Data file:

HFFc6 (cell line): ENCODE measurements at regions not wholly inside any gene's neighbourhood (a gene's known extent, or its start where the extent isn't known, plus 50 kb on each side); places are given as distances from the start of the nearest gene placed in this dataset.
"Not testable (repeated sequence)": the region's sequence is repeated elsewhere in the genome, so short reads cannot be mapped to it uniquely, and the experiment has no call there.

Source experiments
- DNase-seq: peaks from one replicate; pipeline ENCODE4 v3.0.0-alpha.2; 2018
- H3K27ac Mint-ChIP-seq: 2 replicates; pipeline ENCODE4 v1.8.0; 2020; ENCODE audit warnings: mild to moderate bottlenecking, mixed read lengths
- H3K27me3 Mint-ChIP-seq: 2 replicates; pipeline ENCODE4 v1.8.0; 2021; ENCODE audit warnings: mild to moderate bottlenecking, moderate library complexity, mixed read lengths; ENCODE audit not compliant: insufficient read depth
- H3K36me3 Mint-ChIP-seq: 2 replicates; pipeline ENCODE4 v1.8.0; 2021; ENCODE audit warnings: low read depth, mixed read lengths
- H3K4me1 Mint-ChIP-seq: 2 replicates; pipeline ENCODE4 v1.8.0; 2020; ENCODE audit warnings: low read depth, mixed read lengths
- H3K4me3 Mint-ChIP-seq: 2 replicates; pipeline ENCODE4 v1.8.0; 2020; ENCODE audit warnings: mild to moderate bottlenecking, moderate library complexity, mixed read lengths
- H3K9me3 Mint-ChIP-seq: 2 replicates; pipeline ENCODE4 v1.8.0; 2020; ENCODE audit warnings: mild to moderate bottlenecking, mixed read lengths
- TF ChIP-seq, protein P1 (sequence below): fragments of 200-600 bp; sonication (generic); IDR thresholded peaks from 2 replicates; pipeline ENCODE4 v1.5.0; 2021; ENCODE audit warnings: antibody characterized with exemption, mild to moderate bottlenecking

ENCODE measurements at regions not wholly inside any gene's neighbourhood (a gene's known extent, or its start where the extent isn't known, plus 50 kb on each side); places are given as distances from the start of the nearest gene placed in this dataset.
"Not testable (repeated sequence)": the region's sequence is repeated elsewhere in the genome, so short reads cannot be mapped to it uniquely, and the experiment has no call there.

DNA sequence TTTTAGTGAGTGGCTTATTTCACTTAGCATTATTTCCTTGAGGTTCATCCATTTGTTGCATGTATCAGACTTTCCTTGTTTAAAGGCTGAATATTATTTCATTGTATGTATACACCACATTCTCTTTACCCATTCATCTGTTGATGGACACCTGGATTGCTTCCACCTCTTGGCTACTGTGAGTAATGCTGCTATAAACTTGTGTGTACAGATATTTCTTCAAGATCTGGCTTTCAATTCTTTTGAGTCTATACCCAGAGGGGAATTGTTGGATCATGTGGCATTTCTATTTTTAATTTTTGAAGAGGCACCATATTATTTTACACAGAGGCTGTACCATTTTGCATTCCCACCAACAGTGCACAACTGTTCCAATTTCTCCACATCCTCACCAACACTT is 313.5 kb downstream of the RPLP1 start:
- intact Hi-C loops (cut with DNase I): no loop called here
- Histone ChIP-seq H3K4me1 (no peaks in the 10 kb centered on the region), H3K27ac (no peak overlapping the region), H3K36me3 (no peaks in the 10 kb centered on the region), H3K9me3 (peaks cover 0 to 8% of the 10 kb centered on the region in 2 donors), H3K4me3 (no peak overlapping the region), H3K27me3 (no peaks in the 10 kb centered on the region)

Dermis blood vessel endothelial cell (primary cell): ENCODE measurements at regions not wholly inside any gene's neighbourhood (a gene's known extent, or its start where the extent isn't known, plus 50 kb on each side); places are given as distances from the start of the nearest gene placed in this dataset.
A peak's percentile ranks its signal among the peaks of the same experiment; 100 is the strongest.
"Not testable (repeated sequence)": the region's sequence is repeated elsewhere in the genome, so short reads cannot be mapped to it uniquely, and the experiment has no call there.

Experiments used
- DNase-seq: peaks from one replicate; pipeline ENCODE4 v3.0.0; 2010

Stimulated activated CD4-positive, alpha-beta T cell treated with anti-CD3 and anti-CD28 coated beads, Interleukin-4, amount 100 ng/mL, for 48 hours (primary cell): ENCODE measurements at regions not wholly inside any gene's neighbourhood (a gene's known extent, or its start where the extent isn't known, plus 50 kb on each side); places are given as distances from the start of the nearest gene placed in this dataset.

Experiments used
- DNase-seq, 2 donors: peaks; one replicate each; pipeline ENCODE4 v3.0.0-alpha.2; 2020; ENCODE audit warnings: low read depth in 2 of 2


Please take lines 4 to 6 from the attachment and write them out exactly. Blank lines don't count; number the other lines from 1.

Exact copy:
- DNase-seq: peaks from one replicate; pipeline ENCODE4 v3.0.0-alpha.2; 2018
- H3K27ac Mint-ChIP-seq: 2 replicates; pipeline ENCODE4 v1.8.0; 2020; ENCODE audit warnings: mild to moderate bottlenecking, mixed read lengths
- H3K27me3 Mint-ChIP-seq: 2 replicates; pipeline ENCODE4 v1.8.0; 2021; ENCODE audit warnings: mild to moderate bottlenecking, moderate library complexity, mixed read lengths; ENCODE audit not compliant: insufficient read depth